Detsky confirms the show’s Canadian niceness. “We really avoid punching down. We’re also diversifying our writing team. Some stories are too sad — we don’t trade on tragedy. And the show went down for a few months so one of our hosts could take mat leave. We weren’t about to replace someone.”

Ironically enough, it was Trump’s surprise victory that brought The Beaverton a good deal of immediate exposure and praise. The first edition of the show was an election special, and was to air the day after the 2016 U.S. election. They shot three versions: One where Hillary won; one where Trump was the victor; and a third where they didn’t talk about the election much, in case the election was like the 2000 Bush-Gore scenario, in which precisely who became President wasn’t determined until weeks after election night.

“So many didn’t think the Trump episode would ever see the light of day,” says Detsky. “But we had prepared the show, just in case, and as a result we were the first comedy show that had prepared material on Trump. It was basically ‘The Funeral for America,’ and that put us on the map.”

 

How The Beaverton team gets it done

Since then, The Beaverton has had to change its production model to remain timely. The creative schedule sounds as frantic as, well, putting on a news show. Each episode starts up about seven or eight days prior to its air date. “We write the show backwards, starting with the least topical stuff,” says Detsky. “What are people talking about this month? It could be the wellness industry, or Chernobyl. As the days go on, the writers get more and more topical. Since the show airs on a Tuesday, we spend all weekend chatting about what the big stories are.” 

The writers then assemble at 8 a.m. on Monday to talk about the four main topics that arose over the weekend. “We share our various jokes, and a narrative begins to form from them,” says Detsky. The meeting ends at about 11:30 a.m., when the script has to be finished. “Ideally, we want the show to feel like it was written on the day it airs.”

Then the script is vetted by the legal department, where lawyers ensure nothing could lead to a lawsuit. This is where the Canada-U.S. divide can be felt most distinctly. “In America, the first amendment in the Constitution is very clear,” says Field, himself a former lawyer. “In Canada, we have very strong defamation laws.” So, getting into the personal lives of Canada’s politicians isn’t something The Beaverton is going to be touching anytime soon.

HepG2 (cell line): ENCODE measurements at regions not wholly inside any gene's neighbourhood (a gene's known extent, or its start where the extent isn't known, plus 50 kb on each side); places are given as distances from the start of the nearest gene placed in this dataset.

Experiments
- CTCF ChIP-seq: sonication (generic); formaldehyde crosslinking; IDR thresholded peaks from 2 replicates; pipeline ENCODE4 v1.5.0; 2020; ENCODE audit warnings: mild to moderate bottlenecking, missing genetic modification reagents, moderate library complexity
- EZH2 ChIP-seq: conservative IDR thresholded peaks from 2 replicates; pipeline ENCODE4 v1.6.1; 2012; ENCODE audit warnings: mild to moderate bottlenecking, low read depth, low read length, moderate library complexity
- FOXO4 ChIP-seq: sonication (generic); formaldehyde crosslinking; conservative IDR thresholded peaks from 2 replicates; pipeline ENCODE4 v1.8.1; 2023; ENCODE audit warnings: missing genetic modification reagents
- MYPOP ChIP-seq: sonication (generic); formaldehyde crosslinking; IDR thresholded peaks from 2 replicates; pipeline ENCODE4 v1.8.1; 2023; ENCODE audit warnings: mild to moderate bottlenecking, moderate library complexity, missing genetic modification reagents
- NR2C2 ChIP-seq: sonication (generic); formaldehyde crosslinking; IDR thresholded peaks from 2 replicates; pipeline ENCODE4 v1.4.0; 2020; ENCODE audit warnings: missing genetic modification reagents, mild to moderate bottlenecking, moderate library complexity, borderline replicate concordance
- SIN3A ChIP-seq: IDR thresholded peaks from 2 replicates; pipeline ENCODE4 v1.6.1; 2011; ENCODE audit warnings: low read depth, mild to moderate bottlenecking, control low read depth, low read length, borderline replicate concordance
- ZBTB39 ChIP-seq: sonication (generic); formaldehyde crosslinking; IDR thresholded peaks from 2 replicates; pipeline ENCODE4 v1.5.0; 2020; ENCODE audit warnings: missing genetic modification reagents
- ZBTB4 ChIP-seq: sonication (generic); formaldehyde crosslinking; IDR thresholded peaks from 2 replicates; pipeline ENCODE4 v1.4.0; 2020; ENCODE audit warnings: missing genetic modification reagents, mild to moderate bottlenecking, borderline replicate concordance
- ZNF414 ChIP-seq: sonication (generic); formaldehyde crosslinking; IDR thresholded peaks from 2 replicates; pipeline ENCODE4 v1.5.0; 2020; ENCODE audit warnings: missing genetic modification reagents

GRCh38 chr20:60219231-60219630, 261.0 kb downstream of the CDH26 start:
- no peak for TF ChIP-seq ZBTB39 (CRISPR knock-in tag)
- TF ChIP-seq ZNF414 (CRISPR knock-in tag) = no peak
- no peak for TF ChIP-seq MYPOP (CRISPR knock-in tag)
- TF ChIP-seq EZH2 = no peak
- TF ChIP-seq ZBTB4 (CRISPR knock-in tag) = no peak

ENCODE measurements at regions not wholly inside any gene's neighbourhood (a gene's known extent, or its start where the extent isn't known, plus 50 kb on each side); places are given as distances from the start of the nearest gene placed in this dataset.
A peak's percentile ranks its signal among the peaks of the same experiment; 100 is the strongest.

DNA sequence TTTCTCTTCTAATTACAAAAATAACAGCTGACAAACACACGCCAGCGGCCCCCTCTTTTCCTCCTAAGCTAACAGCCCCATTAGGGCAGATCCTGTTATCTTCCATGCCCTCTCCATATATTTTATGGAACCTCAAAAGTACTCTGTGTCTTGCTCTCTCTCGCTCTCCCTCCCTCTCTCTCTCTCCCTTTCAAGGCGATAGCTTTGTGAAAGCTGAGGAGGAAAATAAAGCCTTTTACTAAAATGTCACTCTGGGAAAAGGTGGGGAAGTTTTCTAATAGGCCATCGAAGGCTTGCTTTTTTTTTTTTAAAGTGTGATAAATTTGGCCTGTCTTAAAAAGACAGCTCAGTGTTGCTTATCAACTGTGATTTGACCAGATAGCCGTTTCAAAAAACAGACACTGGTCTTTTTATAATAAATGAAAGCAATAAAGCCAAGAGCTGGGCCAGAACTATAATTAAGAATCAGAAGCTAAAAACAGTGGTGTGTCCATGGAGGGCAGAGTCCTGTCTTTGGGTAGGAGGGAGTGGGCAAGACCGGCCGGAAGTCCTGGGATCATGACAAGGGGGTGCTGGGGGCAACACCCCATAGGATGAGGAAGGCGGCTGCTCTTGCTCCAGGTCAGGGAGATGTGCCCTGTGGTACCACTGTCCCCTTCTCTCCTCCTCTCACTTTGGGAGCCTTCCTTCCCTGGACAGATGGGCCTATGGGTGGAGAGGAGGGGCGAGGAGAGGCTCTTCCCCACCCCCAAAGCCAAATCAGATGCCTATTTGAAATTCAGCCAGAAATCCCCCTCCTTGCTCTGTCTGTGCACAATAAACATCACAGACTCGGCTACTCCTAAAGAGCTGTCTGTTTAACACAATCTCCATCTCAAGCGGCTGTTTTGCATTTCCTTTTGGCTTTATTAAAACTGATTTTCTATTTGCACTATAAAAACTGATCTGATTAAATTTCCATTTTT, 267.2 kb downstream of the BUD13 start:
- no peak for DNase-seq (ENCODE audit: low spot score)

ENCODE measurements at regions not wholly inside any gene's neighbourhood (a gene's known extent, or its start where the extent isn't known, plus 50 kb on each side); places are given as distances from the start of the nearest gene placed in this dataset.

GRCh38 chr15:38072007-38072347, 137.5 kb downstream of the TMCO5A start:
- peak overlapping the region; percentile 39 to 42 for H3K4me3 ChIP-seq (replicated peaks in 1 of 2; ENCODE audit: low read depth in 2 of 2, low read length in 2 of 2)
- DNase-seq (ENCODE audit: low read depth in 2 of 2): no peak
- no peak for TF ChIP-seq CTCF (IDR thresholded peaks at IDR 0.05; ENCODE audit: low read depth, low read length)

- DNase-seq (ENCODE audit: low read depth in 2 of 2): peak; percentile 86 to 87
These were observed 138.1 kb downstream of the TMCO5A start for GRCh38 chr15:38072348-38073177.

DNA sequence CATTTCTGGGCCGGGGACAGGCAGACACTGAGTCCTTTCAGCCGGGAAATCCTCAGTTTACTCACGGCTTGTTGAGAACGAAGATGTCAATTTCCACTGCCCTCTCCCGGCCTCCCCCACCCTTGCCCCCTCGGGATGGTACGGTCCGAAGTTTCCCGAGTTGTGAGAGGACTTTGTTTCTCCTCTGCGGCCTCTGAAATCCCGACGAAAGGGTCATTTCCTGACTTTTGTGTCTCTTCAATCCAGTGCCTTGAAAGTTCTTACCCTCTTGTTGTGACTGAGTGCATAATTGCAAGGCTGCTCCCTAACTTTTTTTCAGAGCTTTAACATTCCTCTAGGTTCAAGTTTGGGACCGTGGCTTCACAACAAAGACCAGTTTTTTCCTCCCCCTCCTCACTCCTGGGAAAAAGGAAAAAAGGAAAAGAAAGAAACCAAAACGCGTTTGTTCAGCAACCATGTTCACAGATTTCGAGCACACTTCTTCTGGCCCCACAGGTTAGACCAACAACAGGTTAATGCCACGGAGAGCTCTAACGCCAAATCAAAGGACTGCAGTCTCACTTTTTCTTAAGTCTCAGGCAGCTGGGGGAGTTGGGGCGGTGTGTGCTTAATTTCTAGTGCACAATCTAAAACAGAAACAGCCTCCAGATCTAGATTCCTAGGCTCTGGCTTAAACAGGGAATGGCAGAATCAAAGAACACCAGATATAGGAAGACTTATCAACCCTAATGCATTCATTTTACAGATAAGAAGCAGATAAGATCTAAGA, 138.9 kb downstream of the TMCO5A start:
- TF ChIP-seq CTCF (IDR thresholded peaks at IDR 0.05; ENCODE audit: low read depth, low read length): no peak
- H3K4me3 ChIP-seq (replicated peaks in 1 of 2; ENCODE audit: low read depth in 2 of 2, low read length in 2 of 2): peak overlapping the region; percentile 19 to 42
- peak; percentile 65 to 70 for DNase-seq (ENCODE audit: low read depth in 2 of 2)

“We work with the lawyers, who are on our side and are protecting us,” says Field. “We say everything we want — we just might have to change our terminology or the language we use. I can’t think of a single segment that died this year due to a legal issue.”

As The Beaverton’s audience continues to grow, the creative team behind it recognizes a certain responsibility that comes with conveying the news — even in a comedic style. It’s not the news, but it is presented to a broad audience. And in a fitting twist, the move to CTV means the show gets taped in a studio right across the hall from where the actual national news is broadcast. “We don’t have the journalistic responsibility,” Rivas says. “We talk about the entire zeitgeist, but avoid ever being condescending or didactic. We don’t present ourselves as some kind of moral authority.”

“In last season’s finale, we did The Beaverton’s guide to spotting fake news,” says Detsky. “We were having fun while teaching media literacy. We’re not the news. We’re commentary on the news. The balance of our show is fun — we don’t want it to feel like homework.”

Hunter says she has ambitions for the show. “Ultimately, I’d like it to lead to me becoming the Prime Minister. Nah. Actually, that’s not true. I think mainly I’d like for us to bring some happiness and relief into living rooms in the evening on issues that are often really hard to process — a little light in a world that often seems so dark.

“If we can do that, I’ll be happy. Also: Money, power and world domination!”